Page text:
A Bitter Veil
By Libby Fischer Hellman
In 1977, Anna Schroder is attending college in Chicago when she meets an engineering student Nouri Samedi who hails from Iran. Friendship turns to love and passion and eventually marriage. They return to Nouri’s homeland to continue their life together. However, storm clouds have been gathering. Iran’s leader, the Shah, is a tyrant, and is slowly being forced out. When the Shah leaves and Khomeini assumes control, things from bad to worse. Anna’s life heads in a downward spiral as Islamic fascism slowly becomes the norm. She watches in horror as Nouri slowly succumbs to the new regime and her marriage, her existence is in peril. When Nouri is murdered and Anna is imprisoned, her only hope is to somehow escape and find the real killer.
This is not so much a murder mystery, although there is that aspect, but more of a spotlight on how a culture changed in the late seventies and early eighties. This includes actual events, such as the taking of the American Embassy by terrorists. The cultural shock is probably not atypical for those women who have married into Muslim life and found themselves trapped.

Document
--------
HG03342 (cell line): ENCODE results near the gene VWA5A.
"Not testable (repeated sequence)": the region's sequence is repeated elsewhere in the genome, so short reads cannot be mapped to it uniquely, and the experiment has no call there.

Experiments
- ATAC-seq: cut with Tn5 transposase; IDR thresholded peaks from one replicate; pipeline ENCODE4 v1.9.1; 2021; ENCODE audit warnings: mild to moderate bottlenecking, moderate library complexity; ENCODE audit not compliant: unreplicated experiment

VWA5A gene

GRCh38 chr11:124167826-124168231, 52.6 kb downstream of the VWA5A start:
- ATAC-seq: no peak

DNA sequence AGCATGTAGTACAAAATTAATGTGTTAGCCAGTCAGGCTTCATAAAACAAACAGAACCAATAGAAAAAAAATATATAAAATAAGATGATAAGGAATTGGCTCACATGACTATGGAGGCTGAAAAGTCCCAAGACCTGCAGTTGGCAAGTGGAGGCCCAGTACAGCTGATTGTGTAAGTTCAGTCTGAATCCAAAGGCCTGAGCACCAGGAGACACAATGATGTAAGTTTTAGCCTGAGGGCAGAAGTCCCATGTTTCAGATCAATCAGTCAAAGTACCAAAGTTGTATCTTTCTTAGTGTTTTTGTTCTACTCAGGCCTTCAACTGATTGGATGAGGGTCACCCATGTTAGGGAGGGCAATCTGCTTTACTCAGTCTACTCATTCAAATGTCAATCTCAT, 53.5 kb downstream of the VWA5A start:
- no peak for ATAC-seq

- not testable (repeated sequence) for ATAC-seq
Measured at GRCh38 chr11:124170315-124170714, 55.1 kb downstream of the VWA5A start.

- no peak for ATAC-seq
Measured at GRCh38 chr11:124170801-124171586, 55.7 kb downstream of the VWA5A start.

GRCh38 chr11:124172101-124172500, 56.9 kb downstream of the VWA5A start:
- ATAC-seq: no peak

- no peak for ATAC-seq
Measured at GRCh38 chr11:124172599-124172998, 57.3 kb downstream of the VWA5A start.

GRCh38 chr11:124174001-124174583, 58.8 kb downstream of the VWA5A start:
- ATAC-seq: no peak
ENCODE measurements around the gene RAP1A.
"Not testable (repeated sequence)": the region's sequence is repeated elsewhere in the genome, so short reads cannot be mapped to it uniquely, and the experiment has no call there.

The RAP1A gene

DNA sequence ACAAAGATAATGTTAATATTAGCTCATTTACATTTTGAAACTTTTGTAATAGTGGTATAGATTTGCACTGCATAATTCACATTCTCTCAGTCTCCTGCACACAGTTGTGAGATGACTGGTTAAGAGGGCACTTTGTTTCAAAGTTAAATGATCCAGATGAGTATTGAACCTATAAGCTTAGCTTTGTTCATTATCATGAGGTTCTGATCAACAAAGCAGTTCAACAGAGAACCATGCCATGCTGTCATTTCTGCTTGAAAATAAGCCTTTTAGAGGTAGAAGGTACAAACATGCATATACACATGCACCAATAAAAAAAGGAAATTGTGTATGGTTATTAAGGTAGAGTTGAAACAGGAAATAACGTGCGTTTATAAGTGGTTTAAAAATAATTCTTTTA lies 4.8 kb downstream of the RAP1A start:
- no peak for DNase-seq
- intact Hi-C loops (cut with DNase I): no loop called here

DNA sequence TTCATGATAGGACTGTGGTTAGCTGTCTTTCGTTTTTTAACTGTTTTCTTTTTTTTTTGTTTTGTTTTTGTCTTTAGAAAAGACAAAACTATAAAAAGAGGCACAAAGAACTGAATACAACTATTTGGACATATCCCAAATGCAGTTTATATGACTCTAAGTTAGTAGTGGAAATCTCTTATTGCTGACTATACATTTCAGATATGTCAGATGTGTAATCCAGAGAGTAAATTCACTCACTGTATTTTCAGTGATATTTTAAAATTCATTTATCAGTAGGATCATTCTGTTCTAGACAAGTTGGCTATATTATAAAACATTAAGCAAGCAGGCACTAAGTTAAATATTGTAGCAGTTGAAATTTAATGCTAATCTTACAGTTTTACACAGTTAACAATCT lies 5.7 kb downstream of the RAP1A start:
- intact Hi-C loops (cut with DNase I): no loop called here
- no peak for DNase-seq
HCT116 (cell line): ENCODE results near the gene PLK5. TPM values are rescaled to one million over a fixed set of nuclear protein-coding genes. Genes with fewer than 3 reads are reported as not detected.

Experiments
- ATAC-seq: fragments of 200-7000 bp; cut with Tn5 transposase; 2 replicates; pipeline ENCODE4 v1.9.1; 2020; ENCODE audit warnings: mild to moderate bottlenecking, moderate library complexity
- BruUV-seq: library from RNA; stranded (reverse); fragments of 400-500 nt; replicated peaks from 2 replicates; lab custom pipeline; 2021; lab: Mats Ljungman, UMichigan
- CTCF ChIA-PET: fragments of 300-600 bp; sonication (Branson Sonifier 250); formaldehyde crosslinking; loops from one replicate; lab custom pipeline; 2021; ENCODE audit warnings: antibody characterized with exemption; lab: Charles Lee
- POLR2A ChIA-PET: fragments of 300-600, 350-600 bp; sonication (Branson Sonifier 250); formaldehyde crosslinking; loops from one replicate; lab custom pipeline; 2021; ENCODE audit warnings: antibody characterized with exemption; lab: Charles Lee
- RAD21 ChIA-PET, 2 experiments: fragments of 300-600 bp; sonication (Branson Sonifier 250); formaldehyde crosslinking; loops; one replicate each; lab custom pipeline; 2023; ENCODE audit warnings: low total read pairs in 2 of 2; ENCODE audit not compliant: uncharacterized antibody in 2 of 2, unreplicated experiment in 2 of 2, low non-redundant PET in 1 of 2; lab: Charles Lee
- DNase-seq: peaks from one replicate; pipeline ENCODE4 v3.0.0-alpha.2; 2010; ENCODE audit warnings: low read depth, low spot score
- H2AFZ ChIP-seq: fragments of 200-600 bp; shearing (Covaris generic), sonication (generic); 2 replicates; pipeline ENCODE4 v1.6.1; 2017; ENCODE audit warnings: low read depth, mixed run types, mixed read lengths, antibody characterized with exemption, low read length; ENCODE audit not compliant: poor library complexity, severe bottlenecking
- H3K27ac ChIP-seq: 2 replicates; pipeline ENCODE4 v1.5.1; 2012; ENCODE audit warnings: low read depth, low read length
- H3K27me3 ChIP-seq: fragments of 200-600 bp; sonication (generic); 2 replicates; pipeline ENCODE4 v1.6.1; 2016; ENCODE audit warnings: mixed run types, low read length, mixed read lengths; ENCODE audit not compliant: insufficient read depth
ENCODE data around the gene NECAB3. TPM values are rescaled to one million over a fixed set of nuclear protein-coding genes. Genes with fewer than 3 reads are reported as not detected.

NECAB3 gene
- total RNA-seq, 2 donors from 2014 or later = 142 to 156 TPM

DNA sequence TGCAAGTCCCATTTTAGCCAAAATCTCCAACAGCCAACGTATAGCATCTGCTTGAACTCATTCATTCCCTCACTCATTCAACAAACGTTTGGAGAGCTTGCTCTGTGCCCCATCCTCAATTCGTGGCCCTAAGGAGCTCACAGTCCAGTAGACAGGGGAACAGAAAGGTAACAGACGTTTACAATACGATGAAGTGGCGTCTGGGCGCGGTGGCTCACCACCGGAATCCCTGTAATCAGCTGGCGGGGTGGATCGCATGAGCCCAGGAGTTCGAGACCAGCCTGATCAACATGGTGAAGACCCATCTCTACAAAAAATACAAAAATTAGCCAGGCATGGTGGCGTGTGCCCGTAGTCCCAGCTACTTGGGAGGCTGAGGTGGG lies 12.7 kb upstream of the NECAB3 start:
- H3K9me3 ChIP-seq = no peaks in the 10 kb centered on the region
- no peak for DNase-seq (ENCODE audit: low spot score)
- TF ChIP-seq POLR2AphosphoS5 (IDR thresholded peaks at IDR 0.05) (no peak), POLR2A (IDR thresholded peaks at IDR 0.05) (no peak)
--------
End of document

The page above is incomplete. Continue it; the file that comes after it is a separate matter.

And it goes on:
Anna Schroder Samedi: pale green eyes, blonde, athletic build, attended the University of Chicago as an English major, prolific reader, likes film, parents divorced when Anna was five, father worked for the Nazis during the war
Nouri Samedi: Iranian, tall, straight black hair that curls under his ears, flat chin, aquiline nose, thick lashes, brown eyes with flakes of amber, attended the University of Illinois at Chicago to learn engineering, loves poetry, father in the oil business, has a sister
Hassan Ghaffari: Nouri’s friend, plays soccer, thick and squat frame, black eyes, melted caramel colored skin, pointy chin, thin mustache
Hellman presents some well thought out characters with very distinctive personalities. There is Nouri’s sister who is a very westernized teen. The wealthy father. I enjoyed how Nouri changed throughout the book.
Good voices. Sometimes I didn’t believe some of the dialogue, especially from Nouri’s mother. Sometimes it just didn’t sound natural.
The book is divided into Parts. It is a relatively fast read. Even though I knew what was going to happen in regards to Anna’s life in Iran I felt compelled to read further to see just how bad it could get. One word of profanity. One mild instance of torture. Nothing too graphic. In fact Hellman held back on the suffering. I can only imagine the truth is so much devastating than is portrayed here. In fact, with news reports of the atrocities done over the decades, no imagination is needed.